To Metrodorus it seems absurd, that in a large field one only stalk should grow, and in an infinite space one only world exist; and that this universe is infinite is manifest by this, that there is an infinity of causes. Now if this world be finite and the causes producing it infinite, it follows that the worlds likewise be infinite; for where all causes concur, there the effects also must appear, let the causes be what they will, either atoms or elements., Plutarch, Concerning Nature

Metrodorus of Lampsacus "the Younger" (331–- 278/7 BC) was a Greek philosopher of the Epicurean school. Although one of the four major proponents of Epicureanism, only fragments of his works remain. Epicurus claimed him not to be an original thinker.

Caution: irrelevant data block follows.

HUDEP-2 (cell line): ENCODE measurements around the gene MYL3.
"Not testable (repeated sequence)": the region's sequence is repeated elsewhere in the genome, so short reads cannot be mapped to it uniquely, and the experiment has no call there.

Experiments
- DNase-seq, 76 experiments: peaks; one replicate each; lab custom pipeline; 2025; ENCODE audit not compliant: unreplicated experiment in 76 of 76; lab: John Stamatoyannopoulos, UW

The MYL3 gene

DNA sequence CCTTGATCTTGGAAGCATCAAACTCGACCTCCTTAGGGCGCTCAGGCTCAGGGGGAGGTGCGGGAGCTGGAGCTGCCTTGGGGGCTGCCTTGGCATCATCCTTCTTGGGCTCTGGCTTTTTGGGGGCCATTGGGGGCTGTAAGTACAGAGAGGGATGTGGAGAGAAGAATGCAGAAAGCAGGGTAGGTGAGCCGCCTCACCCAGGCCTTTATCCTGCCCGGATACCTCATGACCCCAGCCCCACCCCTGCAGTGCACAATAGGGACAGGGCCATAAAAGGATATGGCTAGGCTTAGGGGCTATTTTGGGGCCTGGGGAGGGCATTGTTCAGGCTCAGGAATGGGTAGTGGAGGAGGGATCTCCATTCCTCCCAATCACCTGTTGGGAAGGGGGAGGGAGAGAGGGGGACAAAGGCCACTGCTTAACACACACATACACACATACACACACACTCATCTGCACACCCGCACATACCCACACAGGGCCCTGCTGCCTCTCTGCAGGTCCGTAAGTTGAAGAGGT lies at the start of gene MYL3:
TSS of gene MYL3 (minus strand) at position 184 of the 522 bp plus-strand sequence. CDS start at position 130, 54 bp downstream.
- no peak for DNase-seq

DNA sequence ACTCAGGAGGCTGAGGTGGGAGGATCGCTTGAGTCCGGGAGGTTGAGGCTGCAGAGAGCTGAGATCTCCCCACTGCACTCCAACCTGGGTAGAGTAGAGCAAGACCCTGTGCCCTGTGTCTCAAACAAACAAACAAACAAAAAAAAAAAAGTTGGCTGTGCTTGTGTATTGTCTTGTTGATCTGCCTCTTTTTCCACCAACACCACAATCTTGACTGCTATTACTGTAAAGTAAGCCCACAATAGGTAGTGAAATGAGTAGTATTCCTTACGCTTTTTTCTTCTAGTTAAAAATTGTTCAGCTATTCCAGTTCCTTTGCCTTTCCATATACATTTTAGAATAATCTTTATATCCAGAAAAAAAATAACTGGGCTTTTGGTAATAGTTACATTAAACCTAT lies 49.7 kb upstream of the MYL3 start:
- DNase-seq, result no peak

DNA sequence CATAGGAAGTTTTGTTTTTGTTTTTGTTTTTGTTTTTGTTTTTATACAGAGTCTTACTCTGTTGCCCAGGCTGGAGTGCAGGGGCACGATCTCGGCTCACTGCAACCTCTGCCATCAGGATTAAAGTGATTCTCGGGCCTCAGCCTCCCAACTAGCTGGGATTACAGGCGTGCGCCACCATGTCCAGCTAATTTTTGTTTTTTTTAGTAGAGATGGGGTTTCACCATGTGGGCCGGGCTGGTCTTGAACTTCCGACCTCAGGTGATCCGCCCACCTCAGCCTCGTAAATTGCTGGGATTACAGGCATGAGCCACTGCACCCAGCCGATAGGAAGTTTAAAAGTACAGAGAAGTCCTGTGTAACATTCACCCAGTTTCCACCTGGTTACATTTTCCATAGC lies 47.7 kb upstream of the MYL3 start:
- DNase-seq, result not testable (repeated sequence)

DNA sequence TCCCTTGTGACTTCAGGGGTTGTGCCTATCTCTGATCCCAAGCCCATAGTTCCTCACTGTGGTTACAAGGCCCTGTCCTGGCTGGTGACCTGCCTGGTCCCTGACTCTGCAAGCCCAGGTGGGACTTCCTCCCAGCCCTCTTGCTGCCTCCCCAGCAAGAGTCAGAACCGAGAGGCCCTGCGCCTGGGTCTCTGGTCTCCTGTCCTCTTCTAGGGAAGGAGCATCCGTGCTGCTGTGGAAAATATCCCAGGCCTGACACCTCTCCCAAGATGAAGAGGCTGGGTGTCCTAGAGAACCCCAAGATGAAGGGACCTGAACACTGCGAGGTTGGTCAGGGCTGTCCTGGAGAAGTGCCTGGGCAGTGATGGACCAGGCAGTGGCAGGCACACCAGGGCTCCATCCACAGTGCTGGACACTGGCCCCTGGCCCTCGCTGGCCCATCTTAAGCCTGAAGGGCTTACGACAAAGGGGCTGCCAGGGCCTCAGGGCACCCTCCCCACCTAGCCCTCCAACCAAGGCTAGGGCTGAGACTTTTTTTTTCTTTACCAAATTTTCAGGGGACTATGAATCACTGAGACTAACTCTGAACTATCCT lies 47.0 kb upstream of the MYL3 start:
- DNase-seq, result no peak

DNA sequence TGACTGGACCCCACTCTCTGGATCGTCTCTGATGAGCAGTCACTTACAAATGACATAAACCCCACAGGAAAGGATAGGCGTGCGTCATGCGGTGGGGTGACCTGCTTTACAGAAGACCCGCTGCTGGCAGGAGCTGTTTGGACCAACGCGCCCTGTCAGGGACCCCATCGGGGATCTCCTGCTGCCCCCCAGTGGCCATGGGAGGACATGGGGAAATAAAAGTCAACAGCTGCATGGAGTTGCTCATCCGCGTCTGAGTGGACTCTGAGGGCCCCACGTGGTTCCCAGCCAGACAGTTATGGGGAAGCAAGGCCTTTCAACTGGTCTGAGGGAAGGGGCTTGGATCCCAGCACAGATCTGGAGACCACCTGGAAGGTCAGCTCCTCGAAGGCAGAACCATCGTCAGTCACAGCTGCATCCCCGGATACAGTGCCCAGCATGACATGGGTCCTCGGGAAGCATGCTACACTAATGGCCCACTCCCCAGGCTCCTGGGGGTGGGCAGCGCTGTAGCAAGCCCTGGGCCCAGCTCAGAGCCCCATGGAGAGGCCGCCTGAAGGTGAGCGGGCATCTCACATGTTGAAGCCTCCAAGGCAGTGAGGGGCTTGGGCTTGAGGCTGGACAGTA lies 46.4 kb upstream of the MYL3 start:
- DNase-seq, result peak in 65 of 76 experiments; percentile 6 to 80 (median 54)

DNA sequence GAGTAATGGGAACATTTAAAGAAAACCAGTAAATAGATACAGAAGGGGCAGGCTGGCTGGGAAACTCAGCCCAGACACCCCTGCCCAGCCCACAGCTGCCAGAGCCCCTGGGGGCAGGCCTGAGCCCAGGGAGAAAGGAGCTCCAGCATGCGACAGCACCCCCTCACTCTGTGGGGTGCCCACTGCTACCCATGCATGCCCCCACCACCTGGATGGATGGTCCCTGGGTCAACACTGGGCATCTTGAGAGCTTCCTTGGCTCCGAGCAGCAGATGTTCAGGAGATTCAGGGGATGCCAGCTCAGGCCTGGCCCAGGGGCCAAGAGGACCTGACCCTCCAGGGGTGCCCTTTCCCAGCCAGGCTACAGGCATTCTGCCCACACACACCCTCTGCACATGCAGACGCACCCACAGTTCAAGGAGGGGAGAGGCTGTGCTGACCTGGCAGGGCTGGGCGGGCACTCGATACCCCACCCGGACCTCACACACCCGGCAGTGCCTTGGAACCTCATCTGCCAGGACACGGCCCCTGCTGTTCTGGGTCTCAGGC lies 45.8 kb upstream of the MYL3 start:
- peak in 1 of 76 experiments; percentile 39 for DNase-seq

The books he authored include:

Against the Physicians (3 volumes)
Of Sensations
Against Timocrates
Of Magnanimity
Of Epicurus's Weak Health
Against the Dialecticians
Against the Sophists (9 volumes)
The Way to Wisdom
Of Change
Of Wealth
In Criticism of Democritus
Of Noble Birth

See Image of a Metrodorus / Epicurus double herm

There is also a Metrodorus of Lampsacus

Retrieved from ""
All text is available under the terms of the GNU Free Documentation License

A - B - C - D - E - F - G - H - I - J - K - L - M

N - O - P - Q - R - S - T - U - V - W - X - Y - Z